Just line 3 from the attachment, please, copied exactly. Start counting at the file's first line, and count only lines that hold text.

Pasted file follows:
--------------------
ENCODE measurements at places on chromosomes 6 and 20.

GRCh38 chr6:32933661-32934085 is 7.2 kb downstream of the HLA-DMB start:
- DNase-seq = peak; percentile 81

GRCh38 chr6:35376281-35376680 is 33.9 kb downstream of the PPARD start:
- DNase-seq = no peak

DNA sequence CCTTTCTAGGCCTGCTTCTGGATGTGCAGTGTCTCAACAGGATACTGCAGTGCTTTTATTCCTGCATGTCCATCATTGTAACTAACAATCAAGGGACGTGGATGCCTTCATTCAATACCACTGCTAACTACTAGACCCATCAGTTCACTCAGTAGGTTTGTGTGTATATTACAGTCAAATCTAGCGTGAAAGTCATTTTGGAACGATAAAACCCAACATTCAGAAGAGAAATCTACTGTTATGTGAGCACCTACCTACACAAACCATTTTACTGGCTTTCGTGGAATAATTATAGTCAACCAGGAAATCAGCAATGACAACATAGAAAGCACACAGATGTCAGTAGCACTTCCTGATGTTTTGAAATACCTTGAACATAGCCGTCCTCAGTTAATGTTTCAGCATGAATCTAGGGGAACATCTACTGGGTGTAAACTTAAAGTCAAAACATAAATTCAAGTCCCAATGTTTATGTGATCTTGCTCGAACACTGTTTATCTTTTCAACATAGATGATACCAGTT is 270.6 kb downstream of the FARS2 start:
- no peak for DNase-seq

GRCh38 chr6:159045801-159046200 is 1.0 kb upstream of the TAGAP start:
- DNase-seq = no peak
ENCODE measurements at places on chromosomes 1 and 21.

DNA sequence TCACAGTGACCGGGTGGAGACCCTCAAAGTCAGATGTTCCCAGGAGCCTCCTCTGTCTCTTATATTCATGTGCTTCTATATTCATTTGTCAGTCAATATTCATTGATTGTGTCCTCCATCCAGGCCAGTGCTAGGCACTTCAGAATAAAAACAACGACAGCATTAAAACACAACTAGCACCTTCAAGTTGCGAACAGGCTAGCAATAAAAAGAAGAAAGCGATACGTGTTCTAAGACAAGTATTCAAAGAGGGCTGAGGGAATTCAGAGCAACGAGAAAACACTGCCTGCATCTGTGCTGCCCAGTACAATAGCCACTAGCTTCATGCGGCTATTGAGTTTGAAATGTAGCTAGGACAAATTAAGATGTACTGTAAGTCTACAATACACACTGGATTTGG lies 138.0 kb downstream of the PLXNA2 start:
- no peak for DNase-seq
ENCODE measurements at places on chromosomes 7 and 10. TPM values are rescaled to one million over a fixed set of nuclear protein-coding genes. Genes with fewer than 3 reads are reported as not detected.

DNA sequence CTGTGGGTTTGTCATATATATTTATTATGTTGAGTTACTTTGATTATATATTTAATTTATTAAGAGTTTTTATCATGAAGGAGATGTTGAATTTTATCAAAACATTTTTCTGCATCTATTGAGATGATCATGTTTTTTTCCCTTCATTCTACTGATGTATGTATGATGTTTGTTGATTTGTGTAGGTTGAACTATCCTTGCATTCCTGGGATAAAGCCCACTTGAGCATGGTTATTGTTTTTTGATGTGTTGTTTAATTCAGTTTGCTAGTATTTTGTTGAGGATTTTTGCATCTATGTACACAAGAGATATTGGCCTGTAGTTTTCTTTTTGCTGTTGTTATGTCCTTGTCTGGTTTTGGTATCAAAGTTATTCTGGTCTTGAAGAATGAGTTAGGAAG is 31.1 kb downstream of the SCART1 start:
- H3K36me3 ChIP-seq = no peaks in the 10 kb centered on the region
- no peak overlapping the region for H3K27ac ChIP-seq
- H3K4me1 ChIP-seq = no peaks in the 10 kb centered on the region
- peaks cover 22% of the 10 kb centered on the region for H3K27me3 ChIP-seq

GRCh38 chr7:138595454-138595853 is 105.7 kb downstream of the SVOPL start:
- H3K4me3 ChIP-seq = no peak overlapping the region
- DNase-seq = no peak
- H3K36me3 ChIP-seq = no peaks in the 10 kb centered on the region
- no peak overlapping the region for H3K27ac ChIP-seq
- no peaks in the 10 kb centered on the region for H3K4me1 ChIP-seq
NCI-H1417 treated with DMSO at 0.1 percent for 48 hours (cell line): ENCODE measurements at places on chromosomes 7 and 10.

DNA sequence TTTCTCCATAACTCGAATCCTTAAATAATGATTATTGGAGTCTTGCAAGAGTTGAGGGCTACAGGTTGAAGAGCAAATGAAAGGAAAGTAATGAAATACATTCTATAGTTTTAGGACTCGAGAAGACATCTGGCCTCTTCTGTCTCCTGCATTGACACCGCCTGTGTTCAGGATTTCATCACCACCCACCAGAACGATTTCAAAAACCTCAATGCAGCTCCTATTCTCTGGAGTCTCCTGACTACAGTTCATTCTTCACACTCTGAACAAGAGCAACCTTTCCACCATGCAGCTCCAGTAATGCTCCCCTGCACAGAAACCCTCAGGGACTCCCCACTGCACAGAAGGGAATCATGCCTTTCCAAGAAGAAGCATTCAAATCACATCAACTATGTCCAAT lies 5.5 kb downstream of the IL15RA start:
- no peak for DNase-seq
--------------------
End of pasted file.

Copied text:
- DNase-seq = peak; percentile 81